Today’s debut author interview is with a nonfiction writer: Jenifer Madson, author of LIVING THE PROMISES: Coming to Life on the Road to Recovery (March 2013, Conari Press). I find it fascinating to study the paths of debut writers, so that other scribes trying to make it can see what they did right and wished they’d done different on their journey to publication.
(Read other debut author interviews.)
LIVING THE PROMISES is an inspirational self-help book that discusses finding purpose and joy after breaking from addiction. Karen Casey, PhD., author of Each Day A New Beginning, said, “Jenifer’s book is a must for your morning meditation or night stand, or both. She writes with such clarity about the journey we share in light of the ‘promises’ made to us in the Big Book. You will enjoy every morsel of this book. I did.”
What is the book’s genre/category?
Please describe what the story/book is about.
A day-at-a-time collection of stories, sayings, and strategies for a life of joy and purpose in recovery from addiction.
Where do you write from?
(Find a list of literary agents for nonfiction books.)
Briefly, what led up to this book?
I had just celebrated 25 years in recovery from addiction to drugs and alcohol, and was really compelled to share the tips and stories for how I came from such an ugly place to create such a rich and fulfilling life. I had self-published a book in 2006, for my consulting business, and loved the process of writing and publishing books.
What was the time frame for writing this book?
When I decided to write it, all I had was the title and a premise. So I put up a Facebook page for the book, and started posted daily, around 5 am MST most days. I would get feedback and encouragement from my “audience” on that page, and over time, I would also get suggestions on how they wanted it to be formatted (the daily reader). I ran a small ad for the page, and around 3 months later, we had several thousand fans on the page. Those fans built the book right alongside me, and it took about 10 months to complete. The daily posts became the content for the book. We have now grown that community on Facebook to almost 19,000 people.
How did the book get published?
When I decided to write the book, I reached out to Karen Casey, a hugely successful author in this genre, and asked if she would consider giving me an endorsement for the book. She gave me that endorsement, and also her contact at Conari, who I connected with, and finally met and made the agreement with to publish this work, and my next one.
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What were your 1-2 biggest learning experience(s) or surprise(s) throughout the publishing process?
I was a little surprised that this publisher would pick up my self- published work, one that was already being promoted, and be interested in a re-release, as well as accepting my next book, which was only in proposal form. Very pleasantly surprised. I have also been delighted with the depth of communication with my publisher and the team.
Looking back, what did you do right that helped you break in?
I built an audience. I invested in bringing those folks together and consistently providing quality content to make their time with me worthwhile. My publisher could easily see that I was dedicated to the work, and to marketing the work.
On that note, what would you have done differently if you could do it again?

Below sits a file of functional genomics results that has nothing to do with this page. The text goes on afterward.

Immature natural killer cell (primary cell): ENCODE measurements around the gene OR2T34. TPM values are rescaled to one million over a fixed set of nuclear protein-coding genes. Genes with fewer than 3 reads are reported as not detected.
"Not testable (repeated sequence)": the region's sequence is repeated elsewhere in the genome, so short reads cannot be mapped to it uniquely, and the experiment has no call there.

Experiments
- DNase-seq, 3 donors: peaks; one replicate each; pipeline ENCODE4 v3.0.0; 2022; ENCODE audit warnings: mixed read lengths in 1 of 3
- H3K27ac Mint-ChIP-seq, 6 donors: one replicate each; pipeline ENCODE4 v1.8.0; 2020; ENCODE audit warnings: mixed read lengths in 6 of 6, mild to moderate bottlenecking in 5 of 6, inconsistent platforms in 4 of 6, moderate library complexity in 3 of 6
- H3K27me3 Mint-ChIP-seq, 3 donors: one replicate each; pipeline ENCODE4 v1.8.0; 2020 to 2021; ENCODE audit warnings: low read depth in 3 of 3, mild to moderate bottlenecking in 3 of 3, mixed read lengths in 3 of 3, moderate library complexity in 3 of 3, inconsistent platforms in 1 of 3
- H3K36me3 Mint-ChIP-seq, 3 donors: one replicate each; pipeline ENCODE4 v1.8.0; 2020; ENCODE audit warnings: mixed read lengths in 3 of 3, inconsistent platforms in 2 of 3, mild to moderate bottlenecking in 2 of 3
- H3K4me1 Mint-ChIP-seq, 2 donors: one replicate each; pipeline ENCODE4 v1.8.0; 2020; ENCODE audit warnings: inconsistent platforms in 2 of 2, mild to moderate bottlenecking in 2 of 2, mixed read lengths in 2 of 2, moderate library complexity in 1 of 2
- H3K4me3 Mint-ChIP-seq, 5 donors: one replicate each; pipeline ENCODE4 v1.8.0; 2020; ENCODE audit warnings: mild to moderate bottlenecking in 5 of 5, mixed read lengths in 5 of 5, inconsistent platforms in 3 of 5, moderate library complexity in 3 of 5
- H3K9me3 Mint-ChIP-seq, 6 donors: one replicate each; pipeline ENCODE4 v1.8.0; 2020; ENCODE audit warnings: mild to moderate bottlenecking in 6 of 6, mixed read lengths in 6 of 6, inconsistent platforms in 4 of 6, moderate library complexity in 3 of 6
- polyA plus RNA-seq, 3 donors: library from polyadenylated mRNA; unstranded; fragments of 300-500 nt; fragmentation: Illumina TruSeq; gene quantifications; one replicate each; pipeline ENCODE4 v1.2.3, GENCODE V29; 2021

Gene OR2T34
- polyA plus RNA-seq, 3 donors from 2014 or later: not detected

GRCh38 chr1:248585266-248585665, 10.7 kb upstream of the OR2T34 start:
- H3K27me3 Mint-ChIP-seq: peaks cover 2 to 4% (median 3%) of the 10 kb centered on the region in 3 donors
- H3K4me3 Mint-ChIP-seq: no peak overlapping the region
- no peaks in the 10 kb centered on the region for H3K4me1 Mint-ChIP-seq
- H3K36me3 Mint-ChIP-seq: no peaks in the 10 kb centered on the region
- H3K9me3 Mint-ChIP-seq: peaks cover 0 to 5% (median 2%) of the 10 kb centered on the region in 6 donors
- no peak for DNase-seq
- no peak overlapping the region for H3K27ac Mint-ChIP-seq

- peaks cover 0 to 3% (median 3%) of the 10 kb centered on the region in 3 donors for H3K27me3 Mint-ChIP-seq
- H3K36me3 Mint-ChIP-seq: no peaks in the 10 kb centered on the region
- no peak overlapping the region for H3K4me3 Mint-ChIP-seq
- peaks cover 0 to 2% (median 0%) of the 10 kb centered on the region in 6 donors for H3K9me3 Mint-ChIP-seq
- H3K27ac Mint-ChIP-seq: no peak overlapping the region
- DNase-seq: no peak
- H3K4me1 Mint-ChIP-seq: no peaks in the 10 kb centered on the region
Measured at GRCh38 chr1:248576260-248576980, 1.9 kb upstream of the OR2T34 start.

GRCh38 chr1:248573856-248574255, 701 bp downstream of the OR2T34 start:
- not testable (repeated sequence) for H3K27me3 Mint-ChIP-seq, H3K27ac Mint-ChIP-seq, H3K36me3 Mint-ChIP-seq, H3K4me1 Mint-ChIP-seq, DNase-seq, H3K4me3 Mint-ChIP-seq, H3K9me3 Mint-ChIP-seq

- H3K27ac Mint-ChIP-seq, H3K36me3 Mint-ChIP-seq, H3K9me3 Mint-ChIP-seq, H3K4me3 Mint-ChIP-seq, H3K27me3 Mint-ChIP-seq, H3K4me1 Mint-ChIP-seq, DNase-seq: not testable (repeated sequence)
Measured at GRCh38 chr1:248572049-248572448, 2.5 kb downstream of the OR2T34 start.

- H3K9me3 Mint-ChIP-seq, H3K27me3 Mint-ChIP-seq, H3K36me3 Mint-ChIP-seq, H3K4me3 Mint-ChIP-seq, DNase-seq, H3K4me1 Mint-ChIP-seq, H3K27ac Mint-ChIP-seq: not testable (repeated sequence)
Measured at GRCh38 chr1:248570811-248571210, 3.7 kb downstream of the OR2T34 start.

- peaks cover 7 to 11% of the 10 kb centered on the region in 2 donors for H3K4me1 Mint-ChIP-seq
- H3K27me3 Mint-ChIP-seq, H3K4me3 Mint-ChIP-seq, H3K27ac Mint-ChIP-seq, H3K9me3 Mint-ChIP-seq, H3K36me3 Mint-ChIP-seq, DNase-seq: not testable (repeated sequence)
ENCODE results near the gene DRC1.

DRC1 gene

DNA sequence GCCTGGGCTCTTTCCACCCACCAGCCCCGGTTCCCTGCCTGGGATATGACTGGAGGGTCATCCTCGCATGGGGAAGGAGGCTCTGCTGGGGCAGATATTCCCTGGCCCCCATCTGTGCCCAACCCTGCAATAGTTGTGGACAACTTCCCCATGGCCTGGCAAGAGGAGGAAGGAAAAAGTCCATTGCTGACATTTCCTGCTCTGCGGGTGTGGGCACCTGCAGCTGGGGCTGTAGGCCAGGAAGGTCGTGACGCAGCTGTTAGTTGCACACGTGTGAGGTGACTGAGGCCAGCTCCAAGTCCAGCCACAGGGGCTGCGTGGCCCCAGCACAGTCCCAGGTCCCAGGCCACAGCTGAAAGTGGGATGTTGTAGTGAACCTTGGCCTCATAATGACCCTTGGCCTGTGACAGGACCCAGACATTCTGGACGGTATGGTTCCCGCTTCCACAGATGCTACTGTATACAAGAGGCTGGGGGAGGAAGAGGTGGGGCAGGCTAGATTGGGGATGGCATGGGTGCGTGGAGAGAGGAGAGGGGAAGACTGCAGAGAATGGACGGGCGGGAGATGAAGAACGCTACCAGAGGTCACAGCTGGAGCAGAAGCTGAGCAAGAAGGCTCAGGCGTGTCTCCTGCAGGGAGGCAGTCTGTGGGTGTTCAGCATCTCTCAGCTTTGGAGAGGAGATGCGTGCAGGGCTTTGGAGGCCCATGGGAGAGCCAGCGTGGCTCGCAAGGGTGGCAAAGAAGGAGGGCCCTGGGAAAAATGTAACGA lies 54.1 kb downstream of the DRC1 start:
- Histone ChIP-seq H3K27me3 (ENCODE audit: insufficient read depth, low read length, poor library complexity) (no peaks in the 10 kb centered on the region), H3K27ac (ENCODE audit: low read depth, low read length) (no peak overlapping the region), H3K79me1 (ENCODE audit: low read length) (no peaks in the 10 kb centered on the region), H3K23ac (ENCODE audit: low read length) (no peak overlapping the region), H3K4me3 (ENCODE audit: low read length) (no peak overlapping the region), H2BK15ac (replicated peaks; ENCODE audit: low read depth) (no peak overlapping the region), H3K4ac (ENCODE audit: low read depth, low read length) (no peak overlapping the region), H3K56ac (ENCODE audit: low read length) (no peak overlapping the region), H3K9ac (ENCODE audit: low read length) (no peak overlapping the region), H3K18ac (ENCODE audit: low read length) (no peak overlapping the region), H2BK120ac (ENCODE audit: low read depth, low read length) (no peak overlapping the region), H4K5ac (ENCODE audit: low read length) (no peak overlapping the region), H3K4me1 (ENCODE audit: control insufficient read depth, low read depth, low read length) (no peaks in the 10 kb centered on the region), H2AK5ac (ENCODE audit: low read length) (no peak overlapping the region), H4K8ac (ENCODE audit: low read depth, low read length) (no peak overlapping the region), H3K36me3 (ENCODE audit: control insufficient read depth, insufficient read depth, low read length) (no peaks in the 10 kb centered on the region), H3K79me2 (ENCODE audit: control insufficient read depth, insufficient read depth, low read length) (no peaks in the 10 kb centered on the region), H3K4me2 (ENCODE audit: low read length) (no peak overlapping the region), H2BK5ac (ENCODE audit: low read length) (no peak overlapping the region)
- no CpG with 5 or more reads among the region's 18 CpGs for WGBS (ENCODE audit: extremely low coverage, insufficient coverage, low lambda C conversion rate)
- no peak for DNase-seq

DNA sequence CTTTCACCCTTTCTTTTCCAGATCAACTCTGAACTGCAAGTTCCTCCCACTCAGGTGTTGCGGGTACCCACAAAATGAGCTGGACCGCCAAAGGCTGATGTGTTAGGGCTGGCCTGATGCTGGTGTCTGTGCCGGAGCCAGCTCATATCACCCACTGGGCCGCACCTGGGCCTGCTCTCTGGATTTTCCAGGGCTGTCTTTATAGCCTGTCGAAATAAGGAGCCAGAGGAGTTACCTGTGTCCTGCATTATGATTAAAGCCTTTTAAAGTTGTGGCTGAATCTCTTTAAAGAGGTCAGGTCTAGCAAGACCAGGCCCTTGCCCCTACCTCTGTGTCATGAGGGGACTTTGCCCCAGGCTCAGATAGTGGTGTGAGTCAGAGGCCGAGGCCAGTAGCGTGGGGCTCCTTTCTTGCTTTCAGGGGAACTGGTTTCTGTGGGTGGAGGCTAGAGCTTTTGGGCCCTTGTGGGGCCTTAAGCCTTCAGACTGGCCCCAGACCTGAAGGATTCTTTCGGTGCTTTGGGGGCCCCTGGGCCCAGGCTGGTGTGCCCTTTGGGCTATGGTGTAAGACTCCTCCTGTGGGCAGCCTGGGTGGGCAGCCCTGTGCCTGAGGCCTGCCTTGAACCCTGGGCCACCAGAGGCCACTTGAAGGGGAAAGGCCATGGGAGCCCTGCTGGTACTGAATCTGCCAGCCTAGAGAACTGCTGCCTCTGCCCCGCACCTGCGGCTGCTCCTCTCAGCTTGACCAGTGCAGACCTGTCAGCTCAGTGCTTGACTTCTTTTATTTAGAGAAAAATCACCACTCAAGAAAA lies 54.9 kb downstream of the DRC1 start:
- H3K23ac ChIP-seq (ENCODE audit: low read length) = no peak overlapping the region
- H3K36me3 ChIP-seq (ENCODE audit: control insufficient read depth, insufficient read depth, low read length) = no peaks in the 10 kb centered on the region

I would have spent even more time than I did engaging with the technology that brings our audiences together with our work.
Did you have a platform in place? On this topic, what are you doing the build a platform and gain readership?
As mentioned, I built the platform on Facebook, and built the book with that ever-growing group of fans. I also built a bit on Twitter, but that venue is not as good a fit as Facebook or my website mailing list.
Best piece(s) of advice for writers trying to break in?
Write what you know, write it with passion, write it first for the sake of who it will serve, and write it well, and you will give voice to your most authentic work, which will give you a great edge. That, and be super persistent about connecting with the people in the industry who can help you; just because you haven’t heard right back from them doesn’t mean they’re not interested.
Something personal about you people may be surprised to know?
I used to be a professional dancer—musical comedy-type shows— which has now morphed into a great love for ballroom dancing, for which I attend amateur competitions.
That’s a tough one….Strictly Ballroom was a hilarious sendup of the world of amateur competition, and Best In Show did the same for dog shows…hmmm, I sense a theme here. I’m also a huge fan of documentaries, and What The Bleep Do We Know would take the prize for me in that genre.
I am releasing my next book of daily meditations in the fall, A Daily Awakening, which provides points for awakening to new and improved ways to grow in love and usefulness, creating an unshakeable sense of well-being with which to meet life’s daily demands.
I have 3 other books in the very early idea stage—can’t wait to see which one I pick first.
Other writing/publishing articles & links for you:
- Notes to the First-Time Novelist.
- “How I Got My Agent,” by Novelist Holly LeCraw.
- Literary Agent Interview: Jessica Sinsheimer of Sarah Jane Freymann Literary.
- Sell More Books by Building Your Writer Platform.
- Write Now, Edit Later.
- Do You Need 1 Agent or More Than 1?
- Follow Chuck Sambuchino on Twitter or find him on Facebook. Learn all about his writing guides on how to get published, how to find a literary agent, and how to write a query letter.
Want to build your visibility and sell more books?
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